Is Captain America really 150 times better than Captain Jack Sparrow?

As a Learning and Development professional, I have an ongoing fascination with how best to measure Return on Investment (ROI).   I was however surprised to find so much of interest concerning the pitfalls of ROI calculations when reading about Forbes’ latest list of the most overpaid Hollywood actors.

To compile its list, Forbes calculated a limited definition of each movie’s operating income by subtracting the estimated production budget from the global box office for each actor’s last three significant films.  This operating income is then divided by the estimated total income for each star on the three movies to come up with the final ROI figure.

Using these calculations, the top ten list of overpaid actors includes such stars as Denzel Washington, Liam Neeson and Brad Pitt.  Outstripping all of these however is the mighty Johnny Depp, returning a paltry $1.20 for every $1 invested.

At the other end of the scale, Chris Evans provides the best value, returning a whopping $181.80 per $1, followed by Mila Kunis, Scarlett Johansson and Gwyneth Paltrow.  This appears to give a clear indication that Chris Evans is just over 150 times better value than Johnny Depp.  Or does it?

Let’s look for a start at what exactly is being measured.   Global box office is a convenient measure to use: it’s published soon after a film’s release and is widely-publicised.  Is it however a reliable indicator of a film’s true value?  What about the other lucrative forms of distribution such as subscription services, DVD sales and TV that may well serve some films better in the long term than others.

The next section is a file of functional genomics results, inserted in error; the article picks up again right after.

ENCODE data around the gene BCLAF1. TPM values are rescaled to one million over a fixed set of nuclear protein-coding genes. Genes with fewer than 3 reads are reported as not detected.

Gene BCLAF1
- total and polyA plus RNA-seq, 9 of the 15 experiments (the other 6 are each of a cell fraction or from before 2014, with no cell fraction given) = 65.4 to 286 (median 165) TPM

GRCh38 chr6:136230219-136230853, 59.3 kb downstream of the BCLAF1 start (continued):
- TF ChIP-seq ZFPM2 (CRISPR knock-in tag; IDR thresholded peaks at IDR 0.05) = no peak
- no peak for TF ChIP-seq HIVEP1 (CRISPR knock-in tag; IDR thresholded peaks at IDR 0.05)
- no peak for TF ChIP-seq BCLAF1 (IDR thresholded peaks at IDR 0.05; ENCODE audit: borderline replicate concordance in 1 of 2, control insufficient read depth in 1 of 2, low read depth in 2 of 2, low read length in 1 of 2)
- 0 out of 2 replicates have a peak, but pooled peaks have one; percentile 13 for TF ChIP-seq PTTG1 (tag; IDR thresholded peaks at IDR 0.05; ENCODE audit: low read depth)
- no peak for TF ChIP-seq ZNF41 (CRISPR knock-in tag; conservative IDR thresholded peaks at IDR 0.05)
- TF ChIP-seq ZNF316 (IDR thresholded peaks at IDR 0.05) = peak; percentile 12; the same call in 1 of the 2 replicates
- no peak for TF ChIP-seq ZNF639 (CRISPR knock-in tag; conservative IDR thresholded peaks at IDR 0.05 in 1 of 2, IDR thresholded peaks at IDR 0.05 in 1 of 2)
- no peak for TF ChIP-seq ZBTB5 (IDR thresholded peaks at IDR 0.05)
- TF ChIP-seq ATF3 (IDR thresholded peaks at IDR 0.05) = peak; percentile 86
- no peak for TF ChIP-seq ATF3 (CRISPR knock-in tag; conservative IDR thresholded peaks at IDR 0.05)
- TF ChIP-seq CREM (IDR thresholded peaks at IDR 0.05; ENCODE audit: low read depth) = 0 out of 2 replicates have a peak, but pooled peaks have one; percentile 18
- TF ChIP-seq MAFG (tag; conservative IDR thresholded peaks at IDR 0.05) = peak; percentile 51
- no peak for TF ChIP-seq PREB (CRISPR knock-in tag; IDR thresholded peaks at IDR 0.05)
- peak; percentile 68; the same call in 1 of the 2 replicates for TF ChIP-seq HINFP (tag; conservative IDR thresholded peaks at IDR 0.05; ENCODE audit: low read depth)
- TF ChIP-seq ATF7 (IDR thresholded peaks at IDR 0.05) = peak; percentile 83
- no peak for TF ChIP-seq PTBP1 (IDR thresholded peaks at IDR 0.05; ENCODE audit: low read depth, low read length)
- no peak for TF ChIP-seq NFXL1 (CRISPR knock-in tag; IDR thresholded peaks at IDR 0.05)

Although big names undoubtedly attract audiences, are they the only factor that influences the success or otherwise of a film?  What role does the director have (or the script writers, producers, editors, cinematographers and so on)?  Just how would Depp’s flop Mortdecai have fared with a different actor in the title role?  Would it have been made at all?  And are audiences really going to see Chris Evans in the many films where he portrays Captain America, or is it a reflection of an ongoing fascination with all things superhero?  Just how lucky was Gwyneth Paltrow to have Iron Man 3 to offset her own contribution to Mortdecai?

ROI is of course an important indicator that’s taken very seriously by some (but not all) stakeholders.  It is of course not the only measure.  In Black Mass, a film that fell just outside the timeframe for Forbes’ list (and one that earned respectable but not outstanding box office returns), Johnny Depp put in a performance that has been greeted as a return to form, with suggestions that it could even receive an academy award nomination.

Calculating ROI, whether for Hollywood stars or for an organisation’s learning and development provision, is clearly complicated.  Clarity about what you’re measuring and why is crucial.  Among the many questions  to ask are:

  • Am I using the right measures?
  • Am I using measures that are easy to apply, but which may not provide entirely accurate information?
  • Am I measuring quick returns or longer term impact?
  • What else might have influenced the outcome?
  • Are there other measures that should also be considered?